The evolution of the early Great Lakes was driven by changing ice sheet geometry, meltwater influx, variable climate, and isostatic rebound. Unfortunately none of these factors are fully understood. Sediment cores from Fenton Lake and other sites in the Lake Superior basin have been used to document constantly falling water levels in glacial Lake Minong between 9,000 and 10,600 cal (8. 1-9. 5 ka) BP. Over three meters of previously unrecovered sediment from Fenton Lake detail a more complex lake level history than formerly realized, and consists of an early regression, transgression, and final regression. The initial regression is documented by a transition from gray, clayey silt to black sapropelic silt. The transgression is recorded by an abrupt return to gray sand and silt, and dates between 9,000 and 9,500 cal (8. 1-8. 6 ka) BP. The transgression could be the result of increased discharge from Lake Agassiz overflow or the Laurentide Ice Sheet, and hydraulic damming at the Lake Minong outlet. Alternatively ice advance in northern Ontario may have blocked an unrecognized low level northern outlet to glacial Lake Ojibway, which switched Lake Minong overflow back to the Lake Huron basin and raised lake levels. Multiple sites in the Lake Huron and Michigan basins suggest increased meltwater discharges occurred around the time of the transgression in Lake Minong, suggesting a possible linkage. The final regression in Fenton Lake is documented by a return to black sapropelic silt, which coincides with varve cessation in the Superior basin when Lake Agassiz overflow and glacial meltwater was diverted to glacial Lake Ojibway in northern Ontario.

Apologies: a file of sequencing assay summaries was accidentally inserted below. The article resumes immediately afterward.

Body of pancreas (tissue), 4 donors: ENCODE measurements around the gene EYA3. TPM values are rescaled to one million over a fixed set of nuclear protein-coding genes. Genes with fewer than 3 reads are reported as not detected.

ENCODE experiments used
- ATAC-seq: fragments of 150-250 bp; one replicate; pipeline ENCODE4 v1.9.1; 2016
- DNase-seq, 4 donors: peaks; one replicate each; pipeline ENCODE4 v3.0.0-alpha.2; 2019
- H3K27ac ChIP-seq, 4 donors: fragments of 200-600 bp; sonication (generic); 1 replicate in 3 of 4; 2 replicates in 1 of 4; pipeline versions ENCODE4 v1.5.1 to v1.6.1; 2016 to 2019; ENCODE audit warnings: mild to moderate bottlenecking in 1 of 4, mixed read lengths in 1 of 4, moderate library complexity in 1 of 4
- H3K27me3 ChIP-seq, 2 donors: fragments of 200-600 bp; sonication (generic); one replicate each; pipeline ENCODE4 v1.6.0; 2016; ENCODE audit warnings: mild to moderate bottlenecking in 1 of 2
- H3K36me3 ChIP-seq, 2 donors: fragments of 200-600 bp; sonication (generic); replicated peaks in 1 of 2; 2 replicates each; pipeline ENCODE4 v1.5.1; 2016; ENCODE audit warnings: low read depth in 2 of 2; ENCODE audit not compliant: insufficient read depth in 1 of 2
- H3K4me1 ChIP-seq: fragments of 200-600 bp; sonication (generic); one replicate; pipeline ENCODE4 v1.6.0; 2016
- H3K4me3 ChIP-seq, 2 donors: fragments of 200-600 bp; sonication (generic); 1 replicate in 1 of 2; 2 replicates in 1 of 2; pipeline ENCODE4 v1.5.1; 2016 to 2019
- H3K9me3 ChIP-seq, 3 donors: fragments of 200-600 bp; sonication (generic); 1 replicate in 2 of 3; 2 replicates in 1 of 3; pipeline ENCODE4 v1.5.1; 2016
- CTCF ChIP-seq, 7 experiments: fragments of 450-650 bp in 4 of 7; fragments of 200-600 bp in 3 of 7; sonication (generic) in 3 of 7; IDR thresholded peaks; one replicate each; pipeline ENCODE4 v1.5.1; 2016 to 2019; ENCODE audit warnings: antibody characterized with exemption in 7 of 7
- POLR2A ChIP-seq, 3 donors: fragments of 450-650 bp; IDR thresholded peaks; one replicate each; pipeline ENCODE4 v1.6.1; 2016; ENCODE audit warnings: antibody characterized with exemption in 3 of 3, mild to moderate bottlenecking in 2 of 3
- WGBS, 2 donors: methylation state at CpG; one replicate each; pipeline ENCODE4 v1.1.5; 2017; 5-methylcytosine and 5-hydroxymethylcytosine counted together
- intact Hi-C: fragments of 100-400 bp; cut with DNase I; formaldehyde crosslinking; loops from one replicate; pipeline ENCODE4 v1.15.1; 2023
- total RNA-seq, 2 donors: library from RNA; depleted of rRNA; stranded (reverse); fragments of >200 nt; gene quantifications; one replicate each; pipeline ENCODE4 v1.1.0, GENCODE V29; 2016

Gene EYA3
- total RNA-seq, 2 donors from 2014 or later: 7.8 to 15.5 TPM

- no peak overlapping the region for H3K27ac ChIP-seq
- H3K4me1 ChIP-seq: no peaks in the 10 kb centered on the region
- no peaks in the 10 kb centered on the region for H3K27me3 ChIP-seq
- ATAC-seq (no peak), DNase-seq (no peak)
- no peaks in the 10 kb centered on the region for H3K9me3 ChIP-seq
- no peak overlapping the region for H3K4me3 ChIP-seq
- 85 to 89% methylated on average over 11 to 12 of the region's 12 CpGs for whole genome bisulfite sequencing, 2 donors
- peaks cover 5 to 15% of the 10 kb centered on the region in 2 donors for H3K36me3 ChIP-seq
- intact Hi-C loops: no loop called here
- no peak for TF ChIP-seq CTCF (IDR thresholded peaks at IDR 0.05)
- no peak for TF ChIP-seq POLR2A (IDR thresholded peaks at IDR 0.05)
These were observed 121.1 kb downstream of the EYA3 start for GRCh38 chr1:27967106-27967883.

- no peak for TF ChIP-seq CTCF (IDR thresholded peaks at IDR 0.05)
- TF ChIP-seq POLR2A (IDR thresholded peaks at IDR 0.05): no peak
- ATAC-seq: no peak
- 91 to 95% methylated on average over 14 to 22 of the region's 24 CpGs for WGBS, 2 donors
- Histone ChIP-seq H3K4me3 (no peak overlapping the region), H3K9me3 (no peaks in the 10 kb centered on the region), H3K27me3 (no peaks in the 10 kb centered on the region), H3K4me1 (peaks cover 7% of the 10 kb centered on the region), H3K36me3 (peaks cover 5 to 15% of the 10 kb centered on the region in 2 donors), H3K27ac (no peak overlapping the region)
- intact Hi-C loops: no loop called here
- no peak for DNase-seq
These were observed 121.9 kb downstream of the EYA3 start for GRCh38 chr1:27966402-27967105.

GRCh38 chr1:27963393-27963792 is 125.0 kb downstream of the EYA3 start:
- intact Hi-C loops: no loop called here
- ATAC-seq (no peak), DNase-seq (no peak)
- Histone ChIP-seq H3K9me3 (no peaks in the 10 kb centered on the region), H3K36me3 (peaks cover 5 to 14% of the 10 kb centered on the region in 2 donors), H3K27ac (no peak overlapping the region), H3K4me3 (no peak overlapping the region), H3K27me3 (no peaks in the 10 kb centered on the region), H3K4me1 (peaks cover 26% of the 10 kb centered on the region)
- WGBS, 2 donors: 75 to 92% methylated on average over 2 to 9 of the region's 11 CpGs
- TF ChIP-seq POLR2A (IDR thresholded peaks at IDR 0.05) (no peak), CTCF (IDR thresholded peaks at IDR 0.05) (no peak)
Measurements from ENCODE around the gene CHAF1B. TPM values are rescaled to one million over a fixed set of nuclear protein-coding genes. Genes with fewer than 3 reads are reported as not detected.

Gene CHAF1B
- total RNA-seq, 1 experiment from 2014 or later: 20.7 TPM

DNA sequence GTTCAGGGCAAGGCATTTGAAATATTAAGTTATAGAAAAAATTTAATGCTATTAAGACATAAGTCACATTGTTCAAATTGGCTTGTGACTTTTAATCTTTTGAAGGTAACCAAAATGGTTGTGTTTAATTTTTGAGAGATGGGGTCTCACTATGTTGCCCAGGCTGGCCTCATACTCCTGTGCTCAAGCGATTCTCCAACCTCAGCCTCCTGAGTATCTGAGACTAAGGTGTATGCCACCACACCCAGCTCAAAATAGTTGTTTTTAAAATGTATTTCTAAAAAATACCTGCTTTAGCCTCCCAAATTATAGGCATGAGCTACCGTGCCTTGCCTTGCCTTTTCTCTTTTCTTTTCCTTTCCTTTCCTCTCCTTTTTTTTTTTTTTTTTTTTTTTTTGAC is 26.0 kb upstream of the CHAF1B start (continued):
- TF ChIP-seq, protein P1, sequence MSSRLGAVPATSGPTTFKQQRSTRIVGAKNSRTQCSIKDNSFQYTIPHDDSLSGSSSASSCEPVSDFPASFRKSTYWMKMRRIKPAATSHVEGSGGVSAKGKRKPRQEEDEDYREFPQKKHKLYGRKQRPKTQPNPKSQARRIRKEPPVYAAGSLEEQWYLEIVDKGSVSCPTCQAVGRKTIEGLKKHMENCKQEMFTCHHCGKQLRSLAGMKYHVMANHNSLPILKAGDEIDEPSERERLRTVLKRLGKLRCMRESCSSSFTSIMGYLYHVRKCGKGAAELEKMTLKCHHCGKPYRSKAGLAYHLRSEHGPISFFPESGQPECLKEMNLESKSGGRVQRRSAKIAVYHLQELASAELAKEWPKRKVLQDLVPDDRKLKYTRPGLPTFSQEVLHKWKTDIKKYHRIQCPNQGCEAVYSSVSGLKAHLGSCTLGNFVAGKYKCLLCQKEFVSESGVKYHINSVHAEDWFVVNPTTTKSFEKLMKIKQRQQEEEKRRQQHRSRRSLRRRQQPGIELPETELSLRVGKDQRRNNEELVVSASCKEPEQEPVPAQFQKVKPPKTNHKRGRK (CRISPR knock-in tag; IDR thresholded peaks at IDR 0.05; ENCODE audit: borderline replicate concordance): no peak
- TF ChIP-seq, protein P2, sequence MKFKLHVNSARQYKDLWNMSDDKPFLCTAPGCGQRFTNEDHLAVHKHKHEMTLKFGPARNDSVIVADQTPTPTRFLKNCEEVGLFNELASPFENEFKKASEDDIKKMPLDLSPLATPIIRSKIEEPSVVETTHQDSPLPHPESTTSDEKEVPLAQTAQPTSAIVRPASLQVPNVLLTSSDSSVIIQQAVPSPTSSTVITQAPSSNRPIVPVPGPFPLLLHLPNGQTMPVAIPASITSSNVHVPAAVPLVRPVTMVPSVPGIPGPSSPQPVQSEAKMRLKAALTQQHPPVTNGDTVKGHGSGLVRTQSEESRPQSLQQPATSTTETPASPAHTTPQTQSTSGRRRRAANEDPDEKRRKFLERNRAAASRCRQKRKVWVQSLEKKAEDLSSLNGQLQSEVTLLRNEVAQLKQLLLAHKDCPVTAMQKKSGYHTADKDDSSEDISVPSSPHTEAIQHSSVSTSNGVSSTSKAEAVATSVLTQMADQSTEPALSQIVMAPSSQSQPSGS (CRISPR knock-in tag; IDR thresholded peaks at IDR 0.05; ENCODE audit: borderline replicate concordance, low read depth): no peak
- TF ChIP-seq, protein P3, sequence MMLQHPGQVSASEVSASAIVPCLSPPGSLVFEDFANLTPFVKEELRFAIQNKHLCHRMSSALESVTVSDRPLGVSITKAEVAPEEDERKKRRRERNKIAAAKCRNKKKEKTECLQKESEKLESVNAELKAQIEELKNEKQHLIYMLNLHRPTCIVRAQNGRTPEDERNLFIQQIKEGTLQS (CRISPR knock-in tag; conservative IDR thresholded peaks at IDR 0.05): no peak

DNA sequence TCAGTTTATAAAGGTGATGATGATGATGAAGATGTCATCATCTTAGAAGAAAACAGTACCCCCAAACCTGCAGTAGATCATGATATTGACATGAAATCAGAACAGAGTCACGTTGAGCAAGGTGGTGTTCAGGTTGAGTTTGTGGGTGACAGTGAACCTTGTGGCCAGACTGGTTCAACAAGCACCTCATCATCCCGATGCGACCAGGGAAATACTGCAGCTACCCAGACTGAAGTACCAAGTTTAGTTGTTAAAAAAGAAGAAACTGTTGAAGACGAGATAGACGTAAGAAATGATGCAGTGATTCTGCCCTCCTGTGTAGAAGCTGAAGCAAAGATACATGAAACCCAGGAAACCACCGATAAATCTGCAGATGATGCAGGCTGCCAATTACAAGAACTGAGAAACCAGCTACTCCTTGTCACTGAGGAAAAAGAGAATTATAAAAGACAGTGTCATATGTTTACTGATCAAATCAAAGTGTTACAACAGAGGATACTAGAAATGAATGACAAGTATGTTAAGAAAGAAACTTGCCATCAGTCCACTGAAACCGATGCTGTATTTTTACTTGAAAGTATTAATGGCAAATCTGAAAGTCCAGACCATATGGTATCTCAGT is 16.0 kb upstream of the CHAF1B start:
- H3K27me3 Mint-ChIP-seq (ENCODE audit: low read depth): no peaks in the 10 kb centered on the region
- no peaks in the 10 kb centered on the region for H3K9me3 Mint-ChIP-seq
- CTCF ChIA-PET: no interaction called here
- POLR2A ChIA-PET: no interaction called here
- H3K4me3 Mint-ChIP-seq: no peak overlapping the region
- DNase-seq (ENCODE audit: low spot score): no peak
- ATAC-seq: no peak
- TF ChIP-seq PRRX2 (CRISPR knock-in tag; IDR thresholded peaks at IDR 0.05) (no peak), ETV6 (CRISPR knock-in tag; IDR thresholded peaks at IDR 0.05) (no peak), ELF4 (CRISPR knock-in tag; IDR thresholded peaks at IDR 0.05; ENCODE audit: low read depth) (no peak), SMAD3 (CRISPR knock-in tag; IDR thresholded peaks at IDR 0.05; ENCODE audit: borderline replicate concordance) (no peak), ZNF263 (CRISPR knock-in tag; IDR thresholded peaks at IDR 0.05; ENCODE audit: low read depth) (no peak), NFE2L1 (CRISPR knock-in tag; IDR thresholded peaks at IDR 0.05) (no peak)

|Original language||English (US)|
|Number of pages||14|
|Journal||Journal of Paleolimnology|
|State||Published - Mar 2012|
Copyright 2012 Elsevier B.V., All rights reserved.
- Lake Agassiz
- Lake levels
- Lake Minong
- Lake Superior
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